Clofarabine can reduce the number of red blood cells, which carry oxygen around the body. A low red blood cell count is called anaemia. This may make your child feel tired and breathless. Tell your doctor or nurse if your child has these symptoms. They may need to have a blood transfusion| if the number of red blood cells becomes too low.
Your child's doctor or nurse can give painkillers to relieve this.
Clofarabine can cause anxiety| and restlessness in your child. Let your child’s doctor know if any of these symptoms occur.
Clofarabine can cause diarrhoea|. This can usually be easily controlled with medicine, but tell your child’s doctor if it's severe or continues. It's important that your child drinks plenty of fluids if they have diarrhoea.
Some children lose their appetite| while having chemotherapy. This can be mild and may only last a few days. If it doesn’t improve you can ask for your child to be seen by a dietitian or specialist nurse at the hospital. They can give advice on how your child can improve their appetite and keeping to a healthy weight. You might find our section on eating well| useful.
Your child may feel very tired|. It’s important to make sure they get plenty of rest.
Clofarabine can kill the leukaemia cells quickly, and this can lead to an increase in the amount of uric acid in the body. Your child may be given a drug called allopurinol (Zyloric®) to stop this happening. It may also help if they drink plenty of fluids, and they may be given infusions (drips) of fluid during the chemotherapy. While taking clofarabine, uric acid levels will be checked regularly by blood tests.
Clofarabine may cause changes in the way your child's liver works, although this will return to normal when the treatment is finished. These changes are very unlikely to cause any harm. Samples of blood will be taken from time to time to check your child's liver is working properly.
This is sometimes known as palmar plantar or hand-foot syndrome. It can happen when clofarabine is given. It is usually temporary and improves when the treatment is finished.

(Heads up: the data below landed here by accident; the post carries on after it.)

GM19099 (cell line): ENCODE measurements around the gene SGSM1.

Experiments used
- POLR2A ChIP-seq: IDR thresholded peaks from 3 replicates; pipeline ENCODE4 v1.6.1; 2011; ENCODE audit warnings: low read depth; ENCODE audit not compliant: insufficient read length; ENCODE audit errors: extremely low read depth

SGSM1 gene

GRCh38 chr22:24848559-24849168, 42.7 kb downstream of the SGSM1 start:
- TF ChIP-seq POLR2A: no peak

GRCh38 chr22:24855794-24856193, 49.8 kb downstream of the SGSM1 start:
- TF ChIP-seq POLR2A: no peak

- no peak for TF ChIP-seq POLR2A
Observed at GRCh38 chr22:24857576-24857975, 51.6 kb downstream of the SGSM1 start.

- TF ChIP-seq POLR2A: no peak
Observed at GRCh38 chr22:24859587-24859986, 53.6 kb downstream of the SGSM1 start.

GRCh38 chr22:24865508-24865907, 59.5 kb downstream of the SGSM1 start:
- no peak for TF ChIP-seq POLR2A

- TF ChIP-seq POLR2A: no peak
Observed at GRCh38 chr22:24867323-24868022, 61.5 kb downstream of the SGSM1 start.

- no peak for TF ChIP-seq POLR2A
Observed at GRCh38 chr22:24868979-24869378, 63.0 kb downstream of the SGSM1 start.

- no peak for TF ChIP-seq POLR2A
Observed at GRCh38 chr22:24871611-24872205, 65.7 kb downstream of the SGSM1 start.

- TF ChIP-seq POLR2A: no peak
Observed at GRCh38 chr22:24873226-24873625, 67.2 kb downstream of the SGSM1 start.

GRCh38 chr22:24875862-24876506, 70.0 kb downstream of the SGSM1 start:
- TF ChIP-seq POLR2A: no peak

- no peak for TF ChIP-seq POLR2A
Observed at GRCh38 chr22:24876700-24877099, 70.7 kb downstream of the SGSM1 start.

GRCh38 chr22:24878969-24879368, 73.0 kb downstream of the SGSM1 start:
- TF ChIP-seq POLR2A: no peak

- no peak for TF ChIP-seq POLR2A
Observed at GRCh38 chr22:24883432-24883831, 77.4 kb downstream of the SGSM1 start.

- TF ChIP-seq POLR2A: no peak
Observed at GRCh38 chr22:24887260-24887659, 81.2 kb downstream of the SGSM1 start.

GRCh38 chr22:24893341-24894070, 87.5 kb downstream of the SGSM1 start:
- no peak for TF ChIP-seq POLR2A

Your child’s doctor may prescribe creams, or a vitamin called pyridoxine (vitamin B6), which some people find helpful. It can also help to keep your child’s hands and feet cool and to avoid tight-fitting clothing, such as socks, shoes and gloves.
This is unlikely to cause any symptoms. Your child's doctor may check how well their kidneys are working using blood or urine tests.
Clofarabine can sometimes cause leaking from tiny blood vessels (capillaries). This is a rare side effect that can cause a high temperature, weight gain, breathlessness|, a rapid heart rate, dizziness (light-headedness) or fainting. Your child will be closely monitored while they have clofarabine but tell your child’s doctor or nurse immediately if your child has some or any of these symptoms.
Your child's mouth may become sore| and they may develop small ulcers. Drinking plenty of fluids, and cleaning their teeth regularly and gently with a soft toothbrush, can help reduce the risk of this happening. Some children may find sucking on ice soothing. Tell the nurse or doctor if any of these problems occur, as they can prescribe mouthwashes and medicines to prevent or clear mouth infections. You may find our section on mouth care during chemotherapy| helpful